I can understand that if an astronaut attack an other astronaut inside a spaceship he/she will have to answer to the law of the country which owns the ship but what if the attack happened on the moon?

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    Unless Moon Officer Bob arrives on the scene in time, Moon Person A can get away with anything. In my opinion, the Moon Crimes Division is underfunded and understaffed, but that's an uninformed, incoherent rant for another comment thread. Commented Jun 20, 2015 at 0:01

2 Answers 2


The answer might be found in Article VIII of the Outer Space Treaty:

A State Party to the Treaty on whose registry an object launched into outer space is carried shall retain jurisdiction and control over such object, and over any personnel thereof, while in outer space or on a celestial body.

So a person on a 'celestial body' (and the Treaty includes the Moon as a celestial body) is under the jurisdiction of the country who registered the launch vehicle which carried them. If they attacked another person while on the Moon, they would be subject to the criminal law of that country.

I believe all space-faring nations have ratified the treaty.

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    What happens if astronaut from country A attacks astronaut from country B on the Moon, when both are on the surface of it (outside their vehicles) ? Which court will handle such case? Commented Jun 19, 2015 at 13:12
  • 'A' would remain under the jurisdiction of the country in whose registry his launch vehicle is listed.
    – Flup
    Commented Jun 19, 2015 at 13:44
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    That means that an astronaut (say an American) would (at least theoretically) have to present a passport and a valid Visa to enter a spaceship, let's assume, launched from Russia?
    – gmauch
    Commented Jun 19, 2015 at 14:28
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    One doesn't need to present documents to enter embassies, even though they are foreign sovereign territory; in other words, entry controls are not a necessary feature of entering foreign soil.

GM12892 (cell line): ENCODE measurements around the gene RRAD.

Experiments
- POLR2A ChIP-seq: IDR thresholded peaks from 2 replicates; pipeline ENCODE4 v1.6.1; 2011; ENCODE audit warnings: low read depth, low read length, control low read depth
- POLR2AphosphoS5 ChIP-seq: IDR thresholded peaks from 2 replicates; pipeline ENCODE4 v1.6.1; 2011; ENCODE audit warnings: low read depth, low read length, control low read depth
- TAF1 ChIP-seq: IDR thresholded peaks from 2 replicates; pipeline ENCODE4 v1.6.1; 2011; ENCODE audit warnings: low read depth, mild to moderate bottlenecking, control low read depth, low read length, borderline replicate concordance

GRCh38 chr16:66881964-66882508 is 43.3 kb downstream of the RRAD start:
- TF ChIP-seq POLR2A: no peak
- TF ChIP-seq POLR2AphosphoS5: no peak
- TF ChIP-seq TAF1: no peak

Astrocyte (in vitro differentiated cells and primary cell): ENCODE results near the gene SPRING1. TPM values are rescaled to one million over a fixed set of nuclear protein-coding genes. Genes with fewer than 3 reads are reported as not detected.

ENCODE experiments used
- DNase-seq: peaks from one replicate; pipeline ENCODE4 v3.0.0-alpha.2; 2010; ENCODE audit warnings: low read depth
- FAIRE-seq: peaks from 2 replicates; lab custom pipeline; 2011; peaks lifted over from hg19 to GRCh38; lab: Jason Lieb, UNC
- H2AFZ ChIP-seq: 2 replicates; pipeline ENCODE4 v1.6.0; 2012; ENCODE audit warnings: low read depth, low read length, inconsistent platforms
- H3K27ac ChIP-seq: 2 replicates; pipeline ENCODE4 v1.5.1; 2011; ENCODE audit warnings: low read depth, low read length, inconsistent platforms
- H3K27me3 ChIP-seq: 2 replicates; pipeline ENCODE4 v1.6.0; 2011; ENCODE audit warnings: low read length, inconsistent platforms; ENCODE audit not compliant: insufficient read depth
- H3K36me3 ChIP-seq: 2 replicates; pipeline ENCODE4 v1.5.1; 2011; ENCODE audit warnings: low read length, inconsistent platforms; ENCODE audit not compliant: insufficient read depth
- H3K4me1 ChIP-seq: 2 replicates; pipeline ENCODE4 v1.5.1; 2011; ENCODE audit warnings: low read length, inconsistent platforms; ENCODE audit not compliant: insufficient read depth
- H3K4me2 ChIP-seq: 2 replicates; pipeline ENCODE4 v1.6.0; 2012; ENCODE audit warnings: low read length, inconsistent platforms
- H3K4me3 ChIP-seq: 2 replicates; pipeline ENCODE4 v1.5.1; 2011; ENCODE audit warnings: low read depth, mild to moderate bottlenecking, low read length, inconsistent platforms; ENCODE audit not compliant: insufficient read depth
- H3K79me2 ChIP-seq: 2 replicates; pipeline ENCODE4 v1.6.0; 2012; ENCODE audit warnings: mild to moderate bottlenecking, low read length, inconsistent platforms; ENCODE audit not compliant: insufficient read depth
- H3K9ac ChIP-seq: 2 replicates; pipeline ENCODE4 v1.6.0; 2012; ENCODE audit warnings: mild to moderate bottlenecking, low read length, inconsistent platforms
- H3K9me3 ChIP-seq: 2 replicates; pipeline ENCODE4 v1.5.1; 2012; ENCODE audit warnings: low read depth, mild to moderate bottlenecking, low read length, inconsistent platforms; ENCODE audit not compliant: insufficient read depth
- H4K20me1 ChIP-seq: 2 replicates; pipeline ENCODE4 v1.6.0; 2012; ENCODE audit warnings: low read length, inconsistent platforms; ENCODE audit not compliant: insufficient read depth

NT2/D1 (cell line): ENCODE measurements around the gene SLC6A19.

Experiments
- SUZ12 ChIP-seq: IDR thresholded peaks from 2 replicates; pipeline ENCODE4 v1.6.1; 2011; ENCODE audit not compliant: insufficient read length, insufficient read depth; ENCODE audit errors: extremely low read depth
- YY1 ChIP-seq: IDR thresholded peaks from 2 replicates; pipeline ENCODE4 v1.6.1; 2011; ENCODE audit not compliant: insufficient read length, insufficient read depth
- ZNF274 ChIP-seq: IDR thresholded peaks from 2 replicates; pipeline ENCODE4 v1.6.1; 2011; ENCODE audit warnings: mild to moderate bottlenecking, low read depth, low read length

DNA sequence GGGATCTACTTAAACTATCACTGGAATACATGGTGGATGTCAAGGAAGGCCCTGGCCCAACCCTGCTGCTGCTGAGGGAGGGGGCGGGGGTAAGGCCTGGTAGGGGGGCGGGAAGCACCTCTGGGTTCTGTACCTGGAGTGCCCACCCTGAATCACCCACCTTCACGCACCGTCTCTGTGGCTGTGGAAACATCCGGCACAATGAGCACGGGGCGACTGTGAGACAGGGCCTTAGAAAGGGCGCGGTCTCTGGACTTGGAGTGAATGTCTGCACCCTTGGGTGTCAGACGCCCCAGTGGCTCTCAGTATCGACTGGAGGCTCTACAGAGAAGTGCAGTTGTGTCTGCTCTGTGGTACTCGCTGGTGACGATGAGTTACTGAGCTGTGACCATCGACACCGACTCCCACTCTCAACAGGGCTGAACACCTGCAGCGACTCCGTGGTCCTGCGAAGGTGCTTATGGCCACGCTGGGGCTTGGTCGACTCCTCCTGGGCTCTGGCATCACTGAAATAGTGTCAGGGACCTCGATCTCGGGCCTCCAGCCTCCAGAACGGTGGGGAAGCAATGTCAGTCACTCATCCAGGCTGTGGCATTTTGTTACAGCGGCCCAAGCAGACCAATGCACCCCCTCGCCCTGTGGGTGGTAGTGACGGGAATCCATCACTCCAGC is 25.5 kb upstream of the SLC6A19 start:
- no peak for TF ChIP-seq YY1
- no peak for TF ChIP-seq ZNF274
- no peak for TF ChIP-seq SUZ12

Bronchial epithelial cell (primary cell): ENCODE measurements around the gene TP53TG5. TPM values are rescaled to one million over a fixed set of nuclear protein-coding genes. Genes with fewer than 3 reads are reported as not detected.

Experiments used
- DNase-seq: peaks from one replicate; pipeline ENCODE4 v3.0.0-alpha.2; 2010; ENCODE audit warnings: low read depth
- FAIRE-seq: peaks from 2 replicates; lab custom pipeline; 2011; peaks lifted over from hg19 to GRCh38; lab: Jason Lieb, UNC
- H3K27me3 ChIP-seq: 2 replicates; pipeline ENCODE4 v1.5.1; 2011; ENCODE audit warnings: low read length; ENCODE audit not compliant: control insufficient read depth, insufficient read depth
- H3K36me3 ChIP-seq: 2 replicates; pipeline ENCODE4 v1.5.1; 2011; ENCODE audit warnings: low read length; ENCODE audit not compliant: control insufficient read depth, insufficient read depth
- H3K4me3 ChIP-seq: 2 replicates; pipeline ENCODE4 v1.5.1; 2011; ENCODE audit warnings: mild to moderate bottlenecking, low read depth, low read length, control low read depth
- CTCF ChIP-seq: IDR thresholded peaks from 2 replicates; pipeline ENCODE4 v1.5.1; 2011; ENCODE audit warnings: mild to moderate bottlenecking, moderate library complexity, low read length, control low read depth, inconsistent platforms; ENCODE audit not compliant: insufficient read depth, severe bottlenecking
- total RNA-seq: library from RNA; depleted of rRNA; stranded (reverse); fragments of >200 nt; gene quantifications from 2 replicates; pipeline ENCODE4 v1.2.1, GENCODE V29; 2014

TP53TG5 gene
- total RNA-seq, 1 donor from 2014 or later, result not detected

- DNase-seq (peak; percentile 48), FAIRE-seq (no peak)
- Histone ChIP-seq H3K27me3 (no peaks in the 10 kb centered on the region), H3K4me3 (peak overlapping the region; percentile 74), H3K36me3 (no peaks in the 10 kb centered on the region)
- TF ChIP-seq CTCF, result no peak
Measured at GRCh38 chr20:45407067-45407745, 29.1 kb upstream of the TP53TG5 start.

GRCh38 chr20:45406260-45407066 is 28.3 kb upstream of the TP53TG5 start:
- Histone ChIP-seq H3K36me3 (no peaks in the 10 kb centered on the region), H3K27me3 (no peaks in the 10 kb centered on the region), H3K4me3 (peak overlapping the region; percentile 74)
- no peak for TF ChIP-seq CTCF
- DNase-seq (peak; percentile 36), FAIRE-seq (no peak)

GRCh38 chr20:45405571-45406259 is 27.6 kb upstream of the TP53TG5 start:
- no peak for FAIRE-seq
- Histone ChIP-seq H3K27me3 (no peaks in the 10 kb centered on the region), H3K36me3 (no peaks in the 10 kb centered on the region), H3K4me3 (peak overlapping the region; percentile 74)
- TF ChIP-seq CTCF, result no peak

– Flup
    Commented Jun 19, 2015 at 14:30
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    @DaleM Ask that as a question :)
    – Flup
    Commented Jul 3, 2015 at 13:28

If a crime has already been committed on the moon, then it would probably be handled under the Uniform Code of Military Justice. Given that everyone who has been to the moon as been in the U.S. military. If we colonize the moon in the future then there will need to be a new organization to handle any potential crimes that will probably be committed.

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    Isn't NASA a civilian organisation?
    – Flup
    Commented Jun 19, 2015 at 13:54
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    @Ulkoma The only manned moon landings were Apollo 11, 12, 14, 15, 16, and 17. All the men who have walked on the moon were US Military personnel
    – Sabre
    Commented Jun 19, 2015 at 14:03
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    This sounds more like a guess than a legal standing. Do you have a source? Commented Jun 19, 2015 at 14:42
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    @Gandolf989 A source for former military members being subject to UCMJ would be good. Armstrong, for instance, was not a member of the military at the time, and was widely hailed as "the first civilian astronaut".
    – Geobits
    Commented Jun 19, 2015 at 16:07
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    Members of the VFW are also former military personnel, but that doesn't mean crimes committed by their membership automatically fall under military jurisdiction. I don't mean to pick, but I don't think your conclusion has a sound legal basis, unless you know otherwise. That's why I asked. Commented Jun 19, 2015 at 18:15

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